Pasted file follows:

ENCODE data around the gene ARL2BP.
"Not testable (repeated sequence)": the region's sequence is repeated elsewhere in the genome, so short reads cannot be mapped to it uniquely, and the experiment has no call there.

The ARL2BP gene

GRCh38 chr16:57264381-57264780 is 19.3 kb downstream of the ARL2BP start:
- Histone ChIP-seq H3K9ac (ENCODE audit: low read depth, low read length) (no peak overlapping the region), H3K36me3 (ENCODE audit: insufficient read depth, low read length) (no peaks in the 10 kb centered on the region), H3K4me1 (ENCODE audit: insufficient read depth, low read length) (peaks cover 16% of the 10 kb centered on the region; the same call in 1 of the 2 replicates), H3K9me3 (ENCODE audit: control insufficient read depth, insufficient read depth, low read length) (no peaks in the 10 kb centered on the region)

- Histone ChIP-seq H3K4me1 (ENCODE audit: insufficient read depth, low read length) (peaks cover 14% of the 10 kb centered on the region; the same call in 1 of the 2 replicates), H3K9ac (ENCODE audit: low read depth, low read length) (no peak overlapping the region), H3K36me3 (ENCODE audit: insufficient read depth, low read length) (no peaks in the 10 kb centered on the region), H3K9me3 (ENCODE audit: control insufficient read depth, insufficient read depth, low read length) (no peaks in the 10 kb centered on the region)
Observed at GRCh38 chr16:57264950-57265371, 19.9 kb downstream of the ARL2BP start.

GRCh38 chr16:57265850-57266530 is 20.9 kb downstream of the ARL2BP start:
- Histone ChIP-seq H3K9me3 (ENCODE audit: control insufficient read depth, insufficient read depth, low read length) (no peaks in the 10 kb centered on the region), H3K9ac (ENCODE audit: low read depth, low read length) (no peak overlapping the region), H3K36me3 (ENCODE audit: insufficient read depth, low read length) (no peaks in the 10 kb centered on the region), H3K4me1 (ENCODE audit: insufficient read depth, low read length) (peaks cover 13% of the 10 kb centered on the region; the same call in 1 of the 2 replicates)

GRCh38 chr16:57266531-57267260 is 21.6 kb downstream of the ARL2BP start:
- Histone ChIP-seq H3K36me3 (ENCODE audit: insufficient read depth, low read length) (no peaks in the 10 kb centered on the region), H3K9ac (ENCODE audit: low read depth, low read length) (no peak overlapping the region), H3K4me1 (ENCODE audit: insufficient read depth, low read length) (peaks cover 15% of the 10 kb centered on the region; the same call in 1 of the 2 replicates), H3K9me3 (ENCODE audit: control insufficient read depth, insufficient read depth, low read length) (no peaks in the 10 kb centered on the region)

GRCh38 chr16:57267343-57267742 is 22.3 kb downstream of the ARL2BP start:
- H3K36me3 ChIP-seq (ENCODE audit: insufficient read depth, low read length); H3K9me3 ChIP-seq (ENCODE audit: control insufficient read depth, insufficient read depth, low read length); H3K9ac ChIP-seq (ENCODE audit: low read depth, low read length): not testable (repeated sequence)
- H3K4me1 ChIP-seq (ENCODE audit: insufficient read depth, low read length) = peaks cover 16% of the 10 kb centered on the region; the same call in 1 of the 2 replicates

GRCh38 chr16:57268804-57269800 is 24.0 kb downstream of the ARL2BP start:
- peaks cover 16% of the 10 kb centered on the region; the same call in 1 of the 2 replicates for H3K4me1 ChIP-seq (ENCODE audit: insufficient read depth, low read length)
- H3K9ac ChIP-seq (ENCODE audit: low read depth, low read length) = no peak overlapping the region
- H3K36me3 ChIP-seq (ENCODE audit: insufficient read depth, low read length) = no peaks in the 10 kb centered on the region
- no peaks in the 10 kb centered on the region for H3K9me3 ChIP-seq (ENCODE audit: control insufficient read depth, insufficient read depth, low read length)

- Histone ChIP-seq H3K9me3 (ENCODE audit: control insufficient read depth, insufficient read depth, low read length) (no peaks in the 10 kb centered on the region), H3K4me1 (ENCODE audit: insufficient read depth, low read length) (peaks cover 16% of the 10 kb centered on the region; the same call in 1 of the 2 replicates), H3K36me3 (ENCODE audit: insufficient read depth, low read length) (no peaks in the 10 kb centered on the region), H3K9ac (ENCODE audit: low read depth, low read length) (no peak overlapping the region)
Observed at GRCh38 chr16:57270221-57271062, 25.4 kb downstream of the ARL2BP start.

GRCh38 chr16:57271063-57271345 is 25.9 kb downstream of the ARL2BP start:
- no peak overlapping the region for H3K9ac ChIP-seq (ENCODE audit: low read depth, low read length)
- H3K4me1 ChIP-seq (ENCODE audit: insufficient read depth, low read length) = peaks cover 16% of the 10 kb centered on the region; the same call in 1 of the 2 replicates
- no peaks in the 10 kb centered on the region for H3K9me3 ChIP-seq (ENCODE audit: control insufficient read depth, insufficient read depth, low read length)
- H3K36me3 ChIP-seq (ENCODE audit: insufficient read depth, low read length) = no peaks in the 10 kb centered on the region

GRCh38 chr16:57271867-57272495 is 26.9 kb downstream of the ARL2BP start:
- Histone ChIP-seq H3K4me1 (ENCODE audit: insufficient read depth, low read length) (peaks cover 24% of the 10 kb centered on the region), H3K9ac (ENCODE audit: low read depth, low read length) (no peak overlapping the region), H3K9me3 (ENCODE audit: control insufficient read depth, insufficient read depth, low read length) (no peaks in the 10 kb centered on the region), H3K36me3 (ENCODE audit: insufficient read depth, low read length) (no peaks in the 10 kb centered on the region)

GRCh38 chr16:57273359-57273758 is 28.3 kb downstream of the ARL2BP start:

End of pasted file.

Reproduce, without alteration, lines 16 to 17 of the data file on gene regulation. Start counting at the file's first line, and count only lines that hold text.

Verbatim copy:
- peaks cover 16% of the 10 kb centered on the region; the same call in 1 of the 2 replicates for H3K4me1 ChIP-seq (ENCODE audit: insufficient read depth, low read length)
- H3K9ac ChIP-seq (ENCODE audit: low read depth, low read length) = no peak overlapping the region